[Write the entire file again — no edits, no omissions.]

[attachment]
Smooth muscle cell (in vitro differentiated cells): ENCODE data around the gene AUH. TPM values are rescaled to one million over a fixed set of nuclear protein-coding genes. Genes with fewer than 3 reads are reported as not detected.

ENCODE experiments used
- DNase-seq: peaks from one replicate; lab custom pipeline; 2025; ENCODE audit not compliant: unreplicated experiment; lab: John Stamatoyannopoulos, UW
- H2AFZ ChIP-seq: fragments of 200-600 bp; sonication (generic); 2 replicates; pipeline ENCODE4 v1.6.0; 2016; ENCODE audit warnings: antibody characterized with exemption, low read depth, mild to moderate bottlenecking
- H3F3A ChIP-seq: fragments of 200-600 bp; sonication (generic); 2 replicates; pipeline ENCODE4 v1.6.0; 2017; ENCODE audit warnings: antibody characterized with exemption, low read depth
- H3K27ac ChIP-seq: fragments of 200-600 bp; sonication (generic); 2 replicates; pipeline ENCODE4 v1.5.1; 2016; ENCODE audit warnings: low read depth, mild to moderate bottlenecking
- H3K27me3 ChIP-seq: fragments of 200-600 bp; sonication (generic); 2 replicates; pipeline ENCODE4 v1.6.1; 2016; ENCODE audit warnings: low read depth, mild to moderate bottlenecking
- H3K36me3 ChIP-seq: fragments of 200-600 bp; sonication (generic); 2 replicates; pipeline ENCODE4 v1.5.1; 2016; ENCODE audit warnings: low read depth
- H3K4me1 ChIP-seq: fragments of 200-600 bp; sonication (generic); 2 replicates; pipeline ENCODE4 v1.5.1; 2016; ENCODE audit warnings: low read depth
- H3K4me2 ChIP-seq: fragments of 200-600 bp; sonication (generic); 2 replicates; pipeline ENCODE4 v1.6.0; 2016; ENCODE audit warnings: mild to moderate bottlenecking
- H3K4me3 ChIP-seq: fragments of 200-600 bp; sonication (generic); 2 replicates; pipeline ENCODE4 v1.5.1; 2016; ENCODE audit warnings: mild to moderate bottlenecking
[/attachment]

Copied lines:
Smooth muscle cell (in vitro differentiated cells): ENCODE data around the gene AUH. TPM values are rescaled to one million over a fixed set of nuclear protein-coding genes. Genes with fewer than 3 reads are reported as not detected.

ENCODE experiments used
- DNase-seq: peaks from one replicate; lab custom pipeline; 2025; ENCODE audit not compliant: unreplicated experiment; lab: John Stamatoyannopoulos, UW
- H2AFZ ChIP-seq: fragments of 200-600 bp; sonication (generic); 2 replicates; pipeline ENCODE4 v1.6.0; 2016; ENCODE audit warnings: antibody characterized with exemption, low read depth, mild to moderate bottlenecking
- H3F3A ChIP-seq: fragments of 200-600 bp; sonication (generic); 2 replicates; pipeline ENCODE4 v1.6.0; 2017; ENCODE audit warnings: antibody characterized with exemption, low read depth
- H3K27ac ChIP-seq: fragments of 200-600 bp; sonication (generic); 2 replicates; pipeline ENCODE4 v1.5.1; 2016; ENCODE audit warnings: low read depth, mild to moderate bottlenecking
- H3K27me3 ChIP-seq: fragments of 200-600 bp; sonication (generic); 2 replicates; pipeline ENCODE4 v1.6.1; 2016; ENCODE audit warnings: low read depth, mild to moderate bottlenecking
- H3K36me3 ChIP-seq: fragments of 200-600 bp; sonication (generic); 2 replicates; pipeline ENCODE4 v1.5.1; 2016; ENCODE audit warnings: low read depth
- H3K4me1 ChIP-seq: fragments of 200-600 bp; sonication (generic); 2 replicates; pipeline ENCODE4 v1.5.1; 2016; ENCODE audit warnings: low read depth
- H3K4me2 ChIP-seq: fragments of 200-600 bp; sonication (generic); 2 replicates; pipeline ENCODE4 v1.6.0; 2016; ENCODE audit warnings: mild to moderate bottlenecking
- H3K4me3 ChIP-seq: fragments of 200-600 bp; sonication (generic); 2 replicates; pipeline ENCODE4 v1.5.1; 2016; ENCODE audit warnings: mild to moderate bottlenecking